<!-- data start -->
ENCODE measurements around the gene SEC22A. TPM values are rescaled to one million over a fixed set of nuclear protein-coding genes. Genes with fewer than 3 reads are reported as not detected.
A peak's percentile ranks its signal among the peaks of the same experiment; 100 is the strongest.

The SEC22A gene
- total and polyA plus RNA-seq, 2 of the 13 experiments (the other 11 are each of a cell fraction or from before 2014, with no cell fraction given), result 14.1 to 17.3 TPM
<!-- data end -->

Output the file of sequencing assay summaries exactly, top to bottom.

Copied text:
ENCODE measurements around the gene SEC22A. TPM values are rescaled to one million over a fixed set of nuclear protein-coding genes. Genes with fewer than 3 reads are reported as not detected.
A peak's percentile ranks its signal among the peaks of the same experiment; 100 is the strongest.

The SEC22A gene
- total and polyA plus RNA-seq, 2 of the 13 experiments (the other 11 are each of a cell fraction or from before 2014, with no cell fraction given), result 14.1 to 17.3 TPM